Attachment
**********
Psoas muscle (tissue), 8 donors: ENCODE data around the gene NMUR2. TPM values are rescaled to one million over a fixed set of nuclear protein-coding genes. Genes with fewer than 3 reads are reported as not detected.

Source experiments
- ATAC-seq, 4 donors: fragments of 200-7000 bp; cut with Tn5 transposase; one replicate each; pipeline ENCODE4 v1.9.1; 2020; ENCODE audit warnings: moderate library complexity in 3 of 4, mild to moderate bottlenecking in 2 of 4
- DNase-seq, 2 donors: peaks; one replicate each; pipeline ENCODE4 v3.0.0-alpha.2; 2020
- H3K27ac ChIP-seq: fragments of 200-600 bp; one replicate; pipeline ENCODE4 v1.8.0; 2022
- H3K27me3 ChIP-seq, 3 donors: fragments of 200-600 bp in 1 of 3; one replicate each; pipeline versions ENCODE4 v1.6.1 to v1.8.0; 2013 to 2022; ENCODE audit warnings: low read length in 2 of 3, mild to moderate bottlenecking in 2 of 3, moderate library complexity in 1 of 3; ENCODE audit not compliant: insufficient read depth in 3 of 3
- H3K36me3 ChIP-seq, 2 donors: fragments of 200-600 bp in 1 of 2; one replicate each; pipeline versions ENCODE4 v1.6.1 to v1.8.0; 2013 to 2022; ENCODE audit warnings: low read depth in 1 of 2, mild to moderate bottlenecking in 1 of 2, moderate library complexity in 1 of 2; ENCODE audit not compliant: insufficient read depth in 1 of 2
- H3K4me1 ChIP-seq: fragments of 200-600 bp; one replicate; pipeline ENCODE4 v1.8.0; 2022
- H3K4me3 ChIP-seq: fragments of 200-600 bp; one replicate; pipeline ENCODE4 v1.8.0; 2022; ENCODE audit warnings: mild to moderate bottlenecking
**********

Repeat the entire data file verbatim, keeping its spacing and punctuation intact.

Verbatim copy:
Psoas muscle (tissue), 8 donors: ENCODE data around the gene NMUR2. TPM values are rescaled to one million over a fixed set of nuclear protein-coding genes. Genes with fewer than 3 reads are reported as not detected.

Source experiments
- ATAC-seq, 4 donors: fragments of 200-7000 bp; cut with Tn5 transposase; one replicate each; pipeline ENCODE4 v1.9.1; 2020; ENCODE audit warnings: moderate library complexity in 3 of 4, mild to moderate bottlenecking in 2 of 4
- DNase-seq, 2 donors: peaks; one replicate each; pipeline ENCODE4 v3.0.0-alpha.2; 2020
- H3K27ac ChIP-seq: fragments of 200-600 bp; one replicate; pipeline ENCODE4 v1.8.0; 2022
- H3K27me3 ChIP-seq, 3 donors: fragments of 200-600 bp in 1 of 3; one replicate each; pipeline versions ENCODE4 v1.6.1 to v1.8.0; 2013 to 2022; ENCODE audit warnings: low read length in 2 of 3, mild to moderate bottlenecking in 2 of 3, moderate library complexity in 1 of 3; ENCODE audit not compliant: insufficient read depth in 3 of 3
- H3K36me3 ChIP-seq, 2 donors: fragments of 200-600 bp in 1 of 2; one replicate each; pipeline versions ENCODE4 v1.6.1 to v1.8.0; 2013 to 2022; ENCODE audit warnings: low read depth in 1 of 2, mild to moderate bottlenecking in 1 of 2, moderate library complexity in 1 of 2; ENCODE audit not compliant: insufficient read depth in 1 of 2
- H3K4me1 ChIP-seq: fragments of 200-600 bp; one replicate; pipeline ENCODE4 v1.8.0; 2022
- H3K4me3 ChIP-seq: fragments of 200-600 bp; one replicate; pipeline ENCODE4 v1.8.0; 2022; ENCODE audit warnings: mild to moderate bottlenecking